For every good shipping company that cares, and that spends time and resources on keeping their people secure, there are scores more who probably do not even give such matters a passing thought…until something goes wrong.

So, as we have seen, much of the maritime security focus is on protecting the vessel, and it can often be the case that too little attention is paid when seafarers leave the ship or when they are travelling to and from the ship.

There are many dangerous places and the risks to unwitting crews are great. They may range from being scammed and cheated, through to muggings, attacks, and even kidnapping. It is vital that seafarers are aware of the dangers posed to them, and of the need to protect themselves.

Criminal patterns

There are dangers lurking in many ports the world over, and crews should be briefed about the specifics of where they are visiting. Sadly, it is not unusual to hear of crew members being robbed, assaulted and even killed.  Others are scammed and cheated, or even blackmailed. There are so many tricks that criminals use the world over, but they do tend to be repeated, so a proper briefing of crimes which have been perpetrated can be extremely useful.

Easy targets

Seafarers can sometimes be specifically targeted as easy prey – they can appear to be comparatively rich or easy pickings for local opportunists, particularly the younger, less-streetwise crew in unfamiliar surroundings.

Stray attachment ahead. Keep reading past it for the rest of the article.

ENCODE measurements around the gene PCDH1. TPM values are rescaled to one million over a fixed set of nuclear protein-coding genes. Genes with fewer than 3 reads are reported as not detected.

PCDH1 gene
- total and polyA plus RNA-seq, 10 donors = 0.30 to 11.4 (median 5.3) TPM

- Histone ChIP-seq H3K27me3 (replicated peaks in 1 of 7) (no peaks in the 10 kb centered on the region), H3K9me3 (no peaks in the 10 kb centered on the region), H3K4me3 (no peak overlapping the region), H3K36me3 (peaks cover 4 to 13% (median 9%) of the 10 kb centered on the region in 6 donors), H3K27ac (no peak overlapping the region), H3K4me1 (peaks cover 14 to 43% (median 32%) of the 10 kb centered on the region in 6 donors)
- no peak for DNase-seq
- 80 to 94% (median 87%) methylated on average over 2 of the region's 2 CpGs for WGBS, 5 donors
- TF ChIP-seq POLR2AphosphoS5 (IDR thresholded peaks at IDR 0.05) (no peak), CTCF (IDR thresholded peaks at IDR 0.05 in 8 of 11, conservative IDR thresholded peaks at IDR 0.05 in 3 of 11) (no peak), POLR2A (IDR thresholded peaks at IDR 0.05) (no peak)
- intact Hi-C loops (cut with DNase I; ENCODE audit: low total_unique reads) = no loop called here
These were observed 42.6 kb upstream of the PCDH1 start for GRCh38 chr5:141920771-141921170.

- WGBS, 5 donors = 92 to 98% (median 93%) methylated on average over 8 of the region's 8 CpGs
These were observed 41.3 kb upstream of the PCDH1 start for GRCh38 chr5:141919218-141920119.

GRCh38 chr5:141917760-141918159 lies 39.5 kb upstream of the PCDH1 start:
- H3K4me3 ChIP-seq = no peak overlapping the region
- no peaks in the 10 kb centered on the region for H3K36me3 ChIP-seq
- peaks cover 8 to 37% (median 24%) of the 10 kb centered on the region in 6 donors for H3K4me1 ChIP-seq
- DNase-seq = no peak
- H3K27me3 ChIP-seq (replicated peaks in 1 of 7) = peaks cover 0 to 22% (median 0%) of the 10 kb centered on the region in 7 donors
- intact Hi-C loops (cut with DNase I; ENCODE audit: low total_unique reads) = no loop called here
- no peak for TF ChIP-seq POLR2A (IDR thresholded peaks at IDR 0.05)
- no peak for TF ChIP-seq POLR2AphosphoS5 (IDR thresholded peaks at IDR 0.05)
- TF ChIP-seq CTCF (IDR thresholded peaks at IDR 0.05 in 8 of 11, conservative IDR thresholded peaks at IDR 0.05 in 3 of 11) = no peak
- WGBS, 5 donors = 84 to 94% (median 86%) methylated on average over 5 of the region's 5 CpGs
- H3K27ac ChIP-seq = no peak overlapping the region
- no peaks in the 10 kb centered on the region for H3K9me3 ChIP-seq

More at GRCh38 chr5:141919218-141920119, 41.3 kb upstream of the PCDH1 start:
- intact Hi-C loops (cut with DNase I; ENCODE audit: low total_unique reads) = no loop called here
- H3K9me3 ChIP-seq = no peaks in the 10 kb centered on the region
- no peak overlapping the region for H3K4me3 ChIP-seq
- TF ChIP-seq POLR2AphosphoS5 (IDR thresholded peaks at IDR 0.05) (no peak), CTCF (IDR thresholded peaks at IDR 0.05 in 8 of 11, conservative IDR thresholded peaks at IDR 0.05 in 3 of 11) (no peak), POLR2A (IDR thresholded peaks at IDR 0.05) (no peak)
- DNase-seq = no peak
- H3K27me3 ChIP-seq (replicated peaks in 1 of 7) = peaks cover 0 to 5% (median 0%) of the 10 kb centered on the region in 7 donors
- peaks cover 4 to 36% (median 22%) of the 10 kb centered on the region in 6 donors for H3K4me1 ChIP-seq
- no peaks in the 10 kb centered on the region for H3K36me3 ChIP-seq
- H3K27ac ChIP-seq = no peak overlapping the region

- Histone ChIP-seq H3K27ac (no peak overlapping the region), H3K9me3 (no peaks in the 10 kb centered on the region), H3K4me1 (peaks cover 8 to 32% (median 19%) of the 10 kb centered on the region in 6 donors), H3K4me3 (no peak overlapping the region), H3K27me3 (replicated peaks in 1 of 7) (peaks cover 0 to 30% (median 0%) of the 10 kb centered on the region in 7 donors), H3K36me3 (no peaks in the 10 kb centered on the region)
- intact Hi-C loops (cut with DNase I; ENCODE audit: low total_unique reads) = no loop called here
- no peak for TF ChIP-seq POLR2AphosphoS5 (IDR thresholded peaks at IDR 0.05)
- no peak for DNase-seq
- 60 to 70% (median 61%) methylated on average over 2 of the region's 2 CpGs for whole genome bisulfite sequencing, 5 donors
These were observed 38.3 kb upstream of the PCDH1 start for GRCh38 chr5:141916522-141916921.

Brief and train

The first part of dealing with these threats is to ensure that seafarers are briefed on the potential hazards facing them. They should be trained and prepared for the dangers in certain countries. Simple advice could save their lives should they get into trouble.

Assessing travel risk is of vital importance, as is:

  • managing identification and passports,
  • keeping credit-cards and currency safe,
  • supplying emergency information,
  • managing emergency situations, and providing the safest possible accommodation.

There are certain precautions to adopt when travelling and it is vitally important that employers access the latest guidance possible. While there needs to be attention given to what can go wrong and how contingency plans can be managed and applied.

Each port or trip from an airport will likely have its own unique threats. Whenever possible in port or when travelling in potentially hostile environments, seafarers should:

  • Stay alert and vigilant
  • Ensure they have some knowledge of known crimes in the area
  • Where possible travel in pairs or groups, especially after dark.
  • Inform others in the crew of their planned whereabouts
  • Familiarise themselves with the local surroundings and means of returning to the vessel